United Airlines is requiring its passengers to complete a self-assessment health screening before flying, one of the furthest reaching efforts among carriers to keep the COVID-19 outbreak in check as travel resumes.
Customers will have to confirm they haven’t experienced coronavirus symptoms two weeks before flying and complete a checklist based on recommendations from the Cleveland Clinic, United said Wednesday.
The coronavirus pandemic has wreaked havoc on the airline industry by decimating travel demand since mid-March, with traffic through U.S. airports on Tuesday down more than 85% from a year earlier, according to government data. Now, as states and localities reopen for business, carriers are developing procedures to ensure that flying is safe.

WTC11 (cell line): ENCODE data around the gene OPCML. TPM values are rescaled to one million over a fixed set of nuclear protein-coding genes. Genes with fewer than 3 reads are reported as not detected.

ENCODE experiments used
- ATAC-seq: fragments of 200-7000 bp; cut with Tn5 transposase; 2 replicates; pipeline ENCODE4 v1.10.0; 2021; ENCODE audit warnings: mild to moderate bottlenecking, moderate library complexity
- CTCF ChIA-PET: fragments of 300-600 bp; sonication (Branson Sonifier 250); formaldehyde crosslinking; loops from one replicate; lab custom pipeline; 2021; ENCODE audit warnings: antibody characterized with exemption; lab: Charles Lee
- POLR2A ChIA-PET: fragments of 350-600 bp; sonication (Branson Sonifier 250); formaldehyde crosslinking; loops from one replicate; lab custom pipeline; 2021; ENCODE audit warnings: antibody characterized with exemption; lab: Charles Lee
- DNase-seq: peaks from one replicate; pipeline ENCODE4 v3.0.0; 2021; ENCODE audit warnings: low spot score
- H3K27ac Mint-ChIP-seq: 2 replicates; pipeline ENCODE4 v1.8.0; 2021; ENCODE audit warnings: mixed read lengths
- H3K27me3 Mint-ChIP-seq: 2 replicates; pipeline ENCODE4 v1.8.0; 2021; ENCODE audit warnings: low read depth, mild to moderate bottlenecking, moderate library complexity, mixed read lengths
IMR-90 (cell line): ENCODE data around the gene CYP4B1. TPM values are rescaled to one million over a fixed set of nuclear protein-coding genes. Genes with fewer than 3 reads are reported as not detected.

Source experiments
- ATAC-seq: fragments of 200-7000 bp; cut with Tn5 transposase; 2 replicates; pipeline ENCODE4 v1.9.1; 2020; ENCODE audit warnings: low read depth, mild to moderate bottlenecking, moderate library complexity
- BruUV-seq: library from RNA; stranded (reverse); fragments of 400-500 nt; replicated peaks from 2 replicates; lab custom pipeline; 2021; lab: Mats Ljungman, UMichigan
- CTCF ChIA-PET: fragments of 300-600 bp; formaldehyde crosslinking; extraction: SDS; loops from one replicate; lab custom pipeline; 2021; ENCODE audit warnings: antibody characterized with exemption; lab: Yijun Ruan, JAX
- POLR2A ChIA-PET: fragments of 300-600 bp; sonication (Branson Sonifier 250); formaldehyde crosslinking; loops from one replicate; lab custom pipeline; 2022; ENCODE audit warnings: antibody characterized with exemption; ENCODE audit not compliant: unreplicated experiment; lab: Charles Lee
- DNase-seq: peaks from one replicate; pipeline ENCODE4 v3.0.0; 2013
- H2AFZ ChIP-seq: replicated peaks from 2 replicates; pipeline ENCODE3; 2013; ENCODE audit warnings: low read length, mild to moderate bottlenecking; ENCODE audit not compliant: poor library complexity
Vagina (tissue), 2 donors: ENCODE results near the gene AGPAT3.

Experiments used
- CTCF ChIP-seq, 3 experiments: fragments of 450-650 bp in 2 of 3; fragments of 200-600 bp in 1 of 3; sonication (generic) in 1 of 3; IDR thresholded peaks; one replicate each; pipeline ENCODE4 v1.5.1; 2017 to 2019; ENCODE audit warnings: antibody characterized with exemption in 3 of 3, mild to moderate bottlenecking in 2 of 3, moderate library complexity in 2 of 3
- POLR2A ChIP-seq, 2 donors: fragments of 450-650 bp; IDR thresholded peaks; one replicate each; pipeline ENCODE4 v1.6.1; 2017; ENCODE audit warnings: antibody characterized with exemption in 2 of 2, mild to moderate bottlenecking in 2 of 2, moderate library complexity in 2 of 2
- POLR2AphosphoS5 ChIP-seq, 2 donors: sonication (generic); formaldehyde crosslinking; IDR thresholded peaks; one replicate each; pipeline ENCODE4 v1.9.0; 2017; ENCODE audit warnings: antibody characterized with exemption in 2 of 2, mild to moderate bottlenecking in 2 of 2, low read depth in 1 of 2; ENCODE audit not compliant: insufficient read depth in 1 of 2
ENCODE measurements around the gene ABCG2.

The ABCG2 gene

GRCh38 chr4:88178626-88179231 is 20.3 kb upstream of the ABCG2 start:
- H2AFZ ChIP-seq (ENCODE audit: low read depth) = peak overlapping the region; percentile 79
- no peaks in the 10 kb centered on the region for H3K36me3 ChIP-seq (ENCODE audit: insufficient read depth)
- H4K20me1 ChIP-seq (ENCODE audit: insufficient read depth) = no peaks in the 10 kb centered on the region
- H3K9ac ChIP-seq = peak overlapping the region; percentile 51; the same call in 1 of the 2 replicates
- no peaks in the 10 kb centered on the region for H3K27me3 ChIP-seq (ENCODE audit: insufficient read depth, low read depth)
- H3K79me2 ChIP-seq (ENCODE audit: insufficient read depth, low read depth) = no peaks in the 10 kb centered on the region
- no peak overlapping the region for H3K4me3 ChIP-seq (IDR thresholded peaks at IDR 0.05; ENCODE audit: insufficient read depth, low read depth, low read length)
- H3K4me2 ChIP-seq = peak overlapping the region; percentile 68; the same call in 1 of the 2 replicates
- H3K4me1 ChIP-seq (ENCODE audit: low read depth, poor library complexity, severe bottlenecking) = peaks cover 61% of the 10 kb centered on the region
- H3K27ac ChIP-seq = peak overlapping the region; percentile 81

United’s passengers will only receive boarding passes after acknowledging that they had reviewed the checklist. Travelers must affirm that they hadn’t been diagnosed with COVID-19 in the last 21 days, or experienced symptoms such as a cough or muscle pain in the previous two weeks. Passengers must wear face coverings on board.
Customers that can’t meet the requirements and choose not to travel will be able to reschedule their flights, the Chicago-based airline said.